At the Simeone Automobile Museum in Philadelphia, you can actually see, hear,
and smell the Wintersteen 427 L88 Grand Sport Roadster.
Words and Art by Scott Teeters, written for Vette magazine and republished from SuperChevy.com
The Grand Sport is well storied, so here’s the short version. Zora Arkus-Duntov was a racer/engineer first and foremost. Racing and race cars was always first in his thinking, with production cars a distant second. He essentially used General Motors as his race car shop.
When Duntov learned that Carroll Shelby was building Cobras he tried outflanking Shelby with his own lightweight. Five prototype tube-framed coupes were based on the ’63 Sting Ray wearing Halibrand wheels and side-mounted exhausts. Though Duntov had the backing of Chevrolet general manager Semon “Bunkie” Knudsen and Ed Cole, on January 5, 1963, GM’s hammer came down and the Grand Sport was officially dead.
But not so’s you notice on the racetrack. Privateers raced Grand Sports, but without support from Chevrolet the cars had a rough time. Duntov wanted to stick it to Ford, just once. Three of the five cars received upgrades, including fat racing wheels shod with the biggest tires of the day, aggressive fender flares, hoodscoops, additional vents between the taillights, and some experimental engines. The Nassau Invasion in November 1963 was sweet revenge. While Shelby’s Cobra’s got a serious thrashing, Knudsen got a thorough dressing-down from his upper management bosses. It’s amazing that GM didn’t demand the cars be put into the crusher! Perhaps they secretly admired the Grand Sport?
In 1964, Duntov took #001 and #002 and converted them to roadsters to reduce the frontal area. A year later, the never raced #002, equipped with an all-aluminum 377-cid engine with four Weber carbs made an appearance as a Chevrolet show car at Notre Dame University. In 1966, #001 was sold to Roger Penske and was fitted with a big-block 427 at Penske’s shop. Roger raced #001 and his prototype ’66 L88, but by 1966, the GS was obsolete. Penske enlisted driving help from George Wintersteen and after Sebring told his friend that there was another roadster that “might be available.” With inside connections, Penske bought #002 and then sold it to Wintersteen. #002 was taken to Penske’s shop and fitted with a new, blueprinted 427 engine, had the headrest faring removed, the knockoffs replaced with American Racing mags, and painted white with a blue stripe — as the car looks today. Wintersteen said, “I knew it was obsolete in the pro ranks when I bought it. But for that year, it was an economical way to go racing.”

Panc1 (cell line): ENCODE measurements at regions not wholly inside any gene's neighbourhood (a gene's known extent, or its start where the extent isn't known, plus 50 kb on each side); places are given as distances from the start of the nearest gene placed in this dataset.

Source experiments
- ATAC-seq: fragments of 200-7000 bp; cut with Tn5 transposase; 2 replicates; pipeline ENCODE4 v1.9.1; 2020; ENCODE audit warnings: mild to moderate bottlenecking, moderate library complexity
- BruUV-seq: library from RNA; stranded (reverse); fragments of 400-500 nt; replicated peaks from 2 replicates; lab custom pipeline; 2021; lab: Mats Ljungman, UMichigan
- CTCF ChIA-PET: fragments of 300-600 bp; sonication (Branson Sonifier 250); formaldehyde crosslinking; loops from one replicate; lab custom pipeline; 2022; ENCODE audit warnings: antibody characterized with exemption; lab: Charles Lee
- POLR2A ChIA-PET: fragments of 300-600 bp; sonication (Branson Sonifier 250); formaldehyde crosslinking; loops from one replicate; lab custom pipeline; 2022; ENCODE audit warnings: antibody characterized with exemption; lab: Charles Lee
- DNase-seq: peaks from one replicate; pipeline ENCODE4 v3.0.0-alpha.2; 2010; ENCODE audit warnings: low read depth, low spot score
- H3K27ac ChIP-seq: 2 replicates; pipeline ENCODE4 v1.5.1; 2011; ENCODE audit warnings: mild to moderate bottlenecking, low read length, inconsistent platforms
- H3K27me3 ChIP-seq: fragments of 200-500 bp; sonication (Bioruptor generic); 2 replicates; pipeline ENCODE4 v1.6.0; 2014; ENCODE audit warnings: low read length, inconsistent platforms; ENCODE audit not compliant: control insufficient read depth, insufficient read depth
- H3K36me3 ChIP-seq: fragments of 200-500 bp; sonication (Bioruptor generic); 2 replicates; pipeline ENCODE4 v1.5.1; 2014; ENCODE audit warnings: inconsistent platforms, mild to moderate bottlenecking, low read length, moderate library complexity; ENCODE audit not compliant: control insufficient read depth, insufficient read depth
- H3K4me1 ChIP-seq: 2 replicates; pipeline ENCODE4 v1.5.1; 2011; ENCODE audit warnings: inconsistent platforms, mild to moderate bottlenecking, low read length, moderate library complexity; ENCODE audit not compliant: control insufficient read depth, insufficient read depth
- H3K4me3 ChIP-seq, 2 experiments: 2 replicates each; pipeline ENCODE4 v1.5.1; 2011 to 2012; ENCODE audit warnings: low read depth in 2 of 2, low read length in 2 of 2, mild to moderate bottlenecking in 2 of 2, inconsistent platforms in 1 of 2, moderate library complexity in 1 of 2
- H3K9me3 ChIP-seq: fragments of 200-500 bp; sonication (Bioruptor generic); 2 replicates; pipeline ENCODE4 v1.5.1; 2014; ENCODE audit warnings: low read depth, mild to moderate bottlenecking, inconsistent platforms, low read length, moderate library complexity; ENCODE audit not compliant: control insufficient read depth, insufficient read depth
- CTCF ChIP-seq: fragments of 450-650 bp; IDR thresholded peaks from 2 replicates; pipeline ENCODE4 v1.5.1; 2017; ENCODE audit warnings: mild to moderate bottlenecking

Wintersteen reported “It was quick on the straights, but its aerodynamics were terrible. At Watkins Glen and some of the quick tracks, the front end was getting right up there. It would go down the straights looking like a speedboat. It had good brakes and a locked rearend – we just welded the spiders together. Although it had a lot of power, it was light in the rear end. You would adjust steering with the throttle.” Wintersteen last raced his Grand Sport in June 1966 at Mosport, finishing in Ninth — not bad for a fast old dinosaur. Soon after he sold the car to John Thorne for $6,700. Years later he said, “I wish to hell I still had the Grand Sport.”
Thorne raced the tired old race car a little before selling it to Ed Mueler, who sold the car to Jim Jaeger in 1990. Jaeger’s intention was to restore the car to its 1965 Notre Dame configuration and then run the car in vintage car races.
The original body was too fragile and valuable, so a complete replica body was built while the car underwent a total restoration. The car was never raced but was shown at events as a “vintage Corvette race car.” Eventually, Jaeger decided it was time to sell #002. At the RM Automobiles of Arizona Auction on January 16, 2009, expectations were high, with bidding topping out just under $5 million. But it was a “no sale” because the reserve wasn’t met. Instead of going through another auction, Dr. Frederick Simeone and Jim Jaeger arranged a private sale by “a favorable combination of trades and cash.” The deal included the fully functional #002, the replica body, the all-aluminum 377 engine and side exhausts, the Halibrand wheels and tires, interior, and other assorted parts.
The running car and replica now reside at The Simeone Automobile Museum in Philadelphia. The functional #002 regularly participates in Simeone’s monthly Demonstration Days. Yes, you can actually see, hear, and smell the Wintersteen 427 L88 Grand Sport Roadster. It’s the loudest car in the Simeone collection and is a sight to behold.